of the Eastern churches
The Church of the East
by Michael J.L. La Civita
Mesopotamia — from the Greek meaning, “land between the rivers” — is the cradle of civilization. There, the development of agriculture and commerce, law and government, the arts, cities, culture, written language and the division of labor and skilled trades converged, creating the world’s first complex human society. While this cradle roughly corresponds to modern-day Iraq, Mesopotamia included all of the Tigris-Euphrates river system, which extends from eastern Turkey to northeastern Syria and southwestern Iran.
It is less commonly known that Mesopotamia is also the cradle of the Christian faith. In its fertile soil, the seeds of Christianity took root quickly and eventually spread like wildflowers throughout Asia, reaching Afghanistan, China, India and Mongolia.
The Church of the East, the community of faith whose missionaries took the Gospel East via the Silk Road, has all but vanished. Today, a handful of communities — calling themselves Assyrians — survive in India, Iran, Iraq, Lebanon, Syria and Turkey. But the head of the church, Mar Dinkha IV, Catholicos-Patriarch of Seleucia-Ctesiphon, leads his community of some 400,000 people not from the Fertile Crescent, but from a Chicago suburb. While more than a third of those who belong to the Church of the East live in North America, the fastest growing Assyrian community is in Australia.
Patrimony. Assyrian Christians consider themselves the descendants of the indigenous Semitic peoples of Mesopotamia: Sumerian, Akkadian, Amorite, Babylonian, Assyrian and Chaldean. The destinies of these peoples and their neighbors to the West — the Jews — are intricately woven together. Based in Nineveh, near the modern Iraqi city of Mosul, the ancient Assyrians waged war on the Israelites, forcing tribute from the king of Judah. The prophet Jeremiah also prophesied the destruction of Jerusalem (587 B.C.) and the subsequent exile of the Jews in Babylon.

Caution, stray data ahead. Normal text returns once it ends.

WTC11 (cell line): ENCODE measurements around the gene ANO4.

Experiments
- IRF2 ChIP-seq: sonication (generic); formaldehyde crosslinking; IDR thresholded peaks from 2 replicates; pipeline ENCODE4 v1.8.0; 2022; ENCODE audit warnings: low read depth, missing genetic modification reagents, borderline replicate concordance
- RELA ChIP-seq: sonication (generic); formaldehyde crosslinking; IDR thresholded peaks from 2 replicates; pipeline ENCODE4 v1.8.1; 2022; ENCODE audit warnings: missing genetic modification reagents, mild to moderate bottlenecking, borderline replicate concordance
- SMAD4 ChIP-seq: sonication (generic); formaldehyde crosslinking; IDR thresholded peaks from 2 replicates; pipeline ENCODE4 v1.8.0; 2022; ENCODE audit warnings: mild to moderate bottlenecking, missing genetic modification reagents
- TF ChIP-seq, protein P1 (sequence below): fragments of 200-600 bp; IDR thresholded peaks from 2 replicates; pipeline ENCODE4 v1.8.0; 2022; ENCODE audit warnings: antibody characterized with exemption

Some five centuries before Christ, Cyrus the Great conquered Mesopotamia and established a Persian empire that, for more than 1,200 years, linked the East with the Greco-Roman culture of the West. The Persians established their capital of Seleucia-Ctesiphon on the banks of the Tigris (near modern Baghdad) and employed Aramaic as the administrative language of the domain. Eventually, Aramaic, with its many dialects and variants, became the lingua franca of the Middle East, supplanting even Hebrew among the Jews.
The origins of the Christian faith in Persian Mesopotamia are obscure. Some credit St. Thomas the Apostle with evangelizing the region’s Jewish merchant communities as he traveled to India. An ancient legend recorded by the fourth-century church historian, Eusebius, connects a sickly king of Edessa to Christ, who promised to send a disciple after his ascension. The Apostle Thomas sent Addai (Aramaic for Thaddeus, perhaps one of the 70 disciples of Jesus) and his assistant, Mari, who consequently cured the king and established the church.
That Edessa is the likely source of the faith in Mesopotamia is supported by historic and linguistic evidence: the Aramaic dialect of Edessa, commonly called Syriac, became the literary language of the non-Greek-speaking Christian community throughout the region.
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Tags: Christianity Church history Chaldean Church Church of the East